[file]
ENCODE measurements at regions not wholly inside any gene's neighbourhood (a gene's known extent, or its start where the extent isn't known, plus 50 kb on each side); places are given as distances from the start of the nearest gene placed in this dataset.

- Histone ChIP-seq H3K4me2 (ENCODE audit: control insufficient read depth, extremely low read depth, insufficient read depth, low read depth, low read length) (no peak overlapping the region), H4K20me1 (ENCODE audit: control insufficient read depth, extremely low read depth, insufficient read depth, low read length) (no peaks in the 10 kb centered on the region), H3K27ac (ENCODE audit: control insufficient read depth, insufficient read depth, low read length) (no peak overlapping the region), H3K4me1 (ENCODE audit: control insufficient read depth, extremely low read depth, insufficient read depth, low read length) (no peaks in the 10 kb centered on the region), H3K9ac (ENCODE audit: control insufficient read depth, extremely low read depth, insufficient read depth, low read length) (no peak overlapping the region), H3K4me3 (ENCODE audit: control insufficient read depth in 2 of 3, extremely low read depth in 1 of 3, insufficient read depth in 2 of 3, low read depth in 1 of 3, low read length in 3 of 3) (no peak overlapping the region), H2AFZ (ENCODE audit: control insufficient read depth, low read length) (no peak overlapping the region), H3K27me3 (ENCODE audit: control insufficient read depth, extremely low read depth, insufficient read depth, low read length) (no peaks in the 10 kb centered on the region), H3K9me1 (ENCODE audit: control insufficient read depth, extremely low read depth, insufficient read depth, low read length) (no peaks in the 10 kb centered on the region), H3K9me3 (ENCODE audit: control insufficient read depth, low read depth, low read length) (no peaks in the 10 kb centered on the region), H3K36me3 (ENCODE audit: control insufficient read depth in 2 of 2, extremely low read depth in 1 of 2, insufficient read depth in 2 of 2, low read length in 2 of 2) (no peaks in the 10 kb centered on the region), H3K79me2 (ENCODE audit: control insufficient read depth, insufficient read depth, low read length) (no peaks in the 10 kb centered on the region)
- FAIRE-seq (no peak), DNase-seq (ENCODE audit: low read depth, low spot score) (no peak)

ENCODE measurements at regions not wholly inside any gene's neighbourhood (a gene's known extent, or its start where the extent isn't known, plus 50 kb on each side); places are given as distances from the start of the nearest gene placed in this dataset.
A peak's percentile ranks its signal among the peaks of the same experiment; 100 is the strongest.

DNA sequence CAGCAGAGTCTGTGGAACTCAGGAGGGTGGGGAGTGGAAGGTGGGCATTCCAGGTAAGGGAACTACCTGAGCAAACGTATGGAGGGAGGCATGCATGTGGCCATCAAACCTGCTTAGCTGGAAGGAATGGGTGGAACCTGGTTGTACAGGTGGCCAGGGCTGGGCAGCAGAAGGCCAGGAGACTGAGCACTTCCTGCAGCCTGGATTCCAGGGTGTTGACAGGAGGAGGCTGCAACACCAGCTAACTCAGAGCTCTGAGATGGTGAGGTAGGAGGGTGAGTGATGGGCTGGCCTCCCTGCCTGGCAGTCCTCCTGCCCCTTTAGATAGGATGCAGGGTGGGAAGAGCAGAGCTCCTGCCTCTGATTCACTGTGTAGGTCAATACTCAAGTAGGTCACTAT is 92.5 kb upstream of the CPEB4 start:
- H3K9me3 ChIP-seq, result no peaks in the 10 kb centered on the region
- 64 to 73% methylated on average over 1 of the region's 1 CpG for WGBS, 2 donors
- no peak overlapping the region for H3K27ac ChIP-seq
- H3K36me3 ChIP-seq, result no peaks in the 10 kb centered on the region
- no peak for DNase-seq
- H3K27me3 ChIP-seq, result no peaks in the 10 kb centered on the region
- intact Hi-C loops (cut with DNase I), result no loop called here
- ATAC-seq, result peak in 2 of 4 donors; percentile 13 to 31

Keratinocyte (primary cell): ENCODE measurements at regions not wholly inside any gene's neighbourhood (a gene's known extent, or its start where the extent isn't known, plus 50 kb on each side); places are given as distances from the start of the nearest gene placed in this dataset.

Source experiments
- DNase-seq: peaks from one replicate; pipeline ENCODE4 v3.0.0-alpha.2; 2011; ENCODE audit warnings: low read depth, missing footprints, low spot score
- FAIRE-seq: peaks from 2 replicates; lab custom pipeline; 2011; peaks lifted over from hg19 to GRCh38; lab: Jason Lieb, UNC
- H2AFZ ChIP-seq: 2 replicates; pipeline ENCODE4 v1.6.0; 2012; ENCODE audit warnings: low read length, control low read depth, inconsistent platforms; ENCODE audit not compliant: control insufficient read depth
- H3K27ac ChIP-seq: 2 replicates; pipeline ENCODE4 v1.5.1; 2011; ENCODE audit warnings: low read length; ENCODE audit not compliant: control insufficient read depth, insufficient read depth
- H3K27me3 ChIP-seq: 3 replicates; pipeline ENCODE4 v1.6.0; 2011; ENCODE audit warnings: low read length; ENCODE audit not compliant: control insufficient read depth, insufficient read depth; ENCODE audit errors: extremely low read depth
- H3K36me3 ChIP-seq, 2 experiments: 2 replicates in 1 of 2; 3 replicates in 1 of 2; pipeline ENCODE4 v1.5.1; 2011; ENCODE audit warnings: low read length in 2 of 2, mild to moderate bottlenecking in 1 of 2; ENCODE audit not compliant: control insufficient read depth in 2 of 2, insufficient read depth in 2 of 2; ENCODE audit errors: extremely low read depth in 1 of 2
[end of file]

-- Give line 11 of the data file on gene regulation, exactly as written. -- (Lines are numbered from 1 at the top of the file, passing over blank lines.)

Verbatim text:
- no peak for DNase-seq